25. Even if I am wrong in the above, the fact that sunglasses available to this applicant cause him headaches, whereas the ones he purchased do not, is itself sufficient to enable him to deduct the cost; cf Case U124,
87 ATC 741, a case not readily distinguishable from the facts before me. In that case, a taxpayer working on a visual display unit for eight hours a day under fluorescent lighting, found that her eyes became sore unless she wore tinted glasses. She bought such glasses and wore them only when using the VDU equipment. As in this case, her claim for the cost of the glasses was disallowed at first instance by the Commissioner. On review, a Full Tribunal (R Balmford (Senior Member), JE Stewart (Senior Member) and HC Trinick (Member)) found that:

``If the applicant were to continue in the employment by which she gained assessable income without suffering discomfort, it was necessary for her to protect her eyes by wearing tinted glasses.... We find that the cost of the glasses was an outgoing incurred in gaining or producing the assessable income.''

(p 743)

26. It seems to me that if the respondent was dissatisfied with the reasoning in Case U124, he should have appealed it rather than seek to re- argue it before me. The only reason I have dealt with the facts in greater detail than would be normally required is that, in the event this matter goes further, an appellate court will be able to examine the issue with all the relevant evidence at its disposal. As to the law, it is with no disrespect to the two counsel who appeared before me that, given my findings of fact, I do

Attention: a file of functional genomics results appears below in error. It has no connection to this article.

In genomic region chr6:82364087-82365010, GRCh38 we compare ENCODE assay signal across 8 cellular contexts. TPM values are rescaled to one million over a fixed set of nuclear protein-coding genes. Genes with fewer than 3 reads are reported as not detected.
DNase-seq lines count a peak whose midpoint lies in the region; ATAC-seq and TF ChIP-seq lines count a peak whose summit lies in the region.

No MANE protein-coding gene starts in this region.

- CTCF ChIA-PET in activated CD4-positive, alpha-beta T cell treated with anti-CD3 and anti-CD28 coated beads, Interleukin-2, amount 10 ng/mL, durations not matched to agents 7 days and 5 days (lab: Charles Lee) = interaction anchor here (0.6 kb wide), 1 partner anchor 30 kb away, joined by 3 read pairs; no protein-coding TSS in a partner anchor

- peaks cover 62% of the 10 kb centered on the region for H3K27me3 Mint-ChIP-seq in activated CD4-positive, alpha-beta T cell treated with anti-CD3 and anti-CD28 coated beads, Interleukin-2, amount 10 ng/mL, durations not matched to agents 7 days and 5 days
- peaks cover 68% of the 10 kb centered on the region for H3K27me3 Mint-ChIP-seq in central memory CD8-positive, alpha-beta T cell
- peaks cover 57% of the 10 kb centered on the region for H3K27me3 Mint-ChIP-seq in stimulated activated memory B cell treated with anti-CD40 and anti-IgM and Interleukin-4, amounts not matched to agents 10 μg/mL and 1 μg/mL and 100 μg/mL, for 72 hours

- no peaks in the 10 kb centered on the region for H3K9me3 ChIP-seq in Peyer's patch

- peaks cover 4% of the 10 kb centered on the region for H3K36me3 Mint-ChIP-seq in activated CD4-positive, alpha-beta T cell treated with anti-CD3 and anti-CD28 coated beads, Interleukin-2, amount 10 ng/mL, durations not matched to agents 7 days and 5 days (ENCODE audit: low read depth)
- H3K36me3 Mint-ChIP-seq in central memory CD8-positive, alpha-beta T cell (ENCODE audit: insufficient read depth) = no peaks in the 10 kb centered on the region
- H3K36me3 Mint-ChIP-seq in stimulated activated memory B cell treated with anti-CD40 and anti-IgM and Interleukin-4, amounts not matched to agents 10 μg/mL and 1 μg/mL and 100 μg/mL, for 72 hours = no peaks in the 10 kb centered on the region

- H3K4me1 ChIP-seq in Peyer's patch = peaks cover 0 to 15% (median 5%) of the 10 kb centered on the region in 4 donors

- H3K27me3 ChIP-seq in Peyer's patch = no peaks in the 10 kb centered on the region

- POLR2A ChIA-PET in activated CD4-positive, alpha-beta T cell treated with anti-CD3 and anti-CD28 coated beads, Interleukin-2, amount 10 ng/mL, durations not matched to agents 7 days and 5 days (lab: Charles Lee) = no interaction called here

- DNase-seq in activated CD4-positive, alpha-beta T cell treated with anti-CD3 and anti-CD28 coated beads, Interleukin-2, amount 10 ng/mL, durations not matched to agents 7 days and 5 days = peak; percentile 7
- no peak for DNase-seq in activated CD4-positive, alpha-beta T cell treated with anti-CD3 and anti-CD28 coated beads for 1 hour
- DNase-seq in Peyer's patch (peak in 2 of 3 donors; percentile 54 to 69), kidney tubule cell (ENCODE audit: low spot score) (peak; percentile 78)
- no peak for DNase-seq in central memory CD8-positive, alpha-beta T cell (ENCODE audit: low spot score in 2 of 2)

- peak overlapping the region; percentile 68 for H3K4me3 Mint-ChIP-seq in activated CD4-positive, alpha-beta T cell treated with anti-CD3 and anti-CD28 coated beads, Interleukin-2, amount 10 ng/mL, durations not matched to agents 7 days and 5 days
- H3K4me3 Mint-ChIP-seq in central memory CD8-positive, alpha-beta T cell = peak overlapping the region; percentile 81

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not deal with the numerous cases relied on, beginning with
Amalgamated Zinc (de Bavay's) Ltd v FC of T (1935) 3 ATD 288; (1935) 54 CLR 295 and running smoothly on to
Lunney v FC of T (1958) 11 ATD 404; (1957-1958) 100 CLR 478 and
Lodge v FC of T 72 ATC 4174, and ending up with
FC of T v Cooper 91 ATC 4396.

27. In the result, the objection decision under review is set aside and the applicant's objection allowed in full.